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Ceremony uses a broken relationship to break new ground

Ceremony (Photo: Shawn Brackbill)

Ceremony doesn’t give a fuck what anyone thinks it should sound like. Over the course of its four full-length albums, the band has routinely smashed expectations. Starting as a powerviolence band, then slowly working its way back through hardcore’s history, it’s as if Ceremony progressed through historically regressing. On 2012’s Zoo, the band was at a crossroads, with one foot still in hardcore and the other attempting to embrace the Joy Division influences that its name always implied. Though that hardcore pedigree will always undercut whatever sounds the California quintet is making, The L-Shaped Man is the band’s first album to act as if hardcore never happened. Instead, the LP is more like the best album Ian Curtis never made.


Where singer Ross Farrar’s vocals used to sound like a gnarling junkyard dog, on The L-Shaped Man he’s taken to singing in his best baritone. A bit of his grit surfaces here and there, like on the agitated “Root Of The World,” but for the bulk of the album he’s showing that he can make the jump from screaming to singing without losing his personality. Even on tracks like “Bleeder,” where Farrar’s voice sounds the most distant, plenty of emotion punctuates his phrases.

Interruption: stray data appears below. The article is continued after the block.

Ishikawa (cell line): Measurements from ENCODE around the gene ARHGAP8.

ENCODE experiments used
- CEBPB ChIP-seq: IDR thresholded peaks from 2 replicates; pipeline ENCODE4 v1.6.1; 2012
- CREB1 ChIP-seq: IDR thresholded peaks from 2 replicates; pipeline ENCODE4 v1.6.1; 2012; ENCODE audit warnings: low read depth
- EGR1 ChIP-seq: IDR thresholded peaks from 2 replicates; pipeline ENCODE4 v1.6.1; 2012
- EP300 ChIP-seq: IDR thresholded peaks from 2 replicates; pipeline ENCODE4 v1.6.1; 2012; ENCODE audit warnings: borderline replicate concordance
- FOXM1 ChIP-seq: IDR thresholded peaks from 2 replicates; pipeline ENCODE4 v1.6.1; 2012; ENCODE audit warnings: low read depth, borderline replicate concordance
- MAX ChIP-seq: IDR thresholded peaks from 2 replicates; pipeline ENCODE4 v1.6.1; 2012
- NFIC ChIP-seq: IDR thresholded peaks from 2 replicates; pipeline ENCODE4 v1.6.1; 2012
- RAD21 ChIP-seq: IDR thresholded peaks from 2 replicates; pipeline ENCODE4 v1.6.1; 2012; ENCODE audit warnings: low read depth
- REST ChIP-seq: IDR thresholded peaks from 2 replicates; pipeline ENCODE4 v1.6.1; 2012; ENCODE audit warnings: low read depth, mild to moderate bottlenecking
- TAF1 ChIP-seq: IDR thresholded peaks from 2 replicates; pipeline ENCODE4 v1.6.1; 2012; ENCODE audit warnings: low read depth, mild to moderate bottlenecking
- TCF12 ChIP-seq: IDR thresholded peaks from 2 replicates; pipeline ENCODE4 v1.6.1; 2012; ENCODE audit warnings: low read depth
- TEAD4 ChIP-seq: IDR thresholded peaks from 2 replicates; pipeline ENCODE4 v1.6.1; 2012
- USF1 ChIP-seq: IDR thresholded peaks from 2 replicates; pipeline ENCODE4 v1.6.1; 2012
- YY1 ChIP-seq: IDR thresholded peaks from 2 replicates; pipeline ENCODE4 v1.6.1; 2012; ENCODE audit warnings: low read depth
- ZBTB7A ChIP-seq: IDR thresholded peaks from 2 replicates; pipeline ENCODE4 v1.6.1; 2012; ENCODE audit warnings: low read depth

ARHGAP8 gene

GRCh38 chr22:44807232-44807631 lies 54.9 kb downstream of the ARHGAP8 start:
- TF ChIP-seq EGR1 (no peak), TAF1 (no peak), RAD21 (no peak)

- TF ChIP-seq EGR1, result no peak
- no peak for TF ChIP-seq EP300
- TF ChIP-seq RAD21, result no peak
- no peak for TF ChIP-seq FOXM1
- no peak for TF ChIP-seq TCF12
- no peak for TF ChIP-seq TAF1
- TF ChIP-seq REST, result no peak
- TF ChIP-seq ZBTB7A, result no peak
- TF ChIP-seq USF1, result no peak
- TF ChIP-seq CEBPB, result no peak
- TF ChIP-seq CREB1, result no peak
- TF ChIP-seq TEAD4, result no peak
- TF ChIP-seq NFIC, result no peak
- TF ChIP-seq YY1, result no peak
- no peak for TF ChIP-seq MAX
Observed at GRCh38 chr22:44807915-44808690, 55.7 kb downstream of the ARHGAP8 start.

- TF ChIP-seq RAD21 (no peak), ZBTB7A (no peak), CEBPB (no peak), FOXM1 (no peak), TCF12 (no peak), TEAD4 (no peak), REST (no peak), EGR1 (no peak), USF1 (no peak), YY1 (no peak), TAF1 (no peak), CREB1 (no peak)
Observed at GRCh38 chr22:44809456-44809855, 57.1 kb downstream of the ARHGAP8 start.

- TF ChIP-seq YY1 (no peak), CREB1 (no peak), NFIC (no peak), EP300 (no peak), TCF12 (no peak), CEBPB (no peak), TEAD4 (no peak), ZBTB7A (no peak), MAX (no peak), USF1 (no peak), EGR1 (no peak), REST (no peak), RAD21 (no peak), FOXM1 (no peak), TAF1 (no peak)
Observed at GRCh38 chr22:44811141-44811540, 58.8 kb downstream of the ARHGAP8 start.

That juxtaposition becomes only more pronounced over the course of the record. As the band settles into hypnotic, post-punk grooves, Farrar’s lyrics see him wrestling with the dissolution of a relationship that lasted for half a decade. The L-Shaped Man may contain elements indicative of a concept album—song titles like “The Separation” and “The Understanding” suggest as much—but it’s a concept record insomuch that it’s based around a singular set of circumstances, not a cast of characters and fabricated actions.

Though it’s been trendy for punk and hardcore bands to skew toward post-punk in recent years, none have made it feel less like an affectation than Ceremony. The L-Shaped Man adds context to Zoo’s post-punk/hardcore hybrid, showing it for the transitional step that it was all along. On The L-Shaped Man, there’s no question of Ceremony’s intent or authenticity. After all, it was five years ago that Farrar claimed he was sick of Black Flag, and with The L-Shaped Man it appears he’s found a cure.

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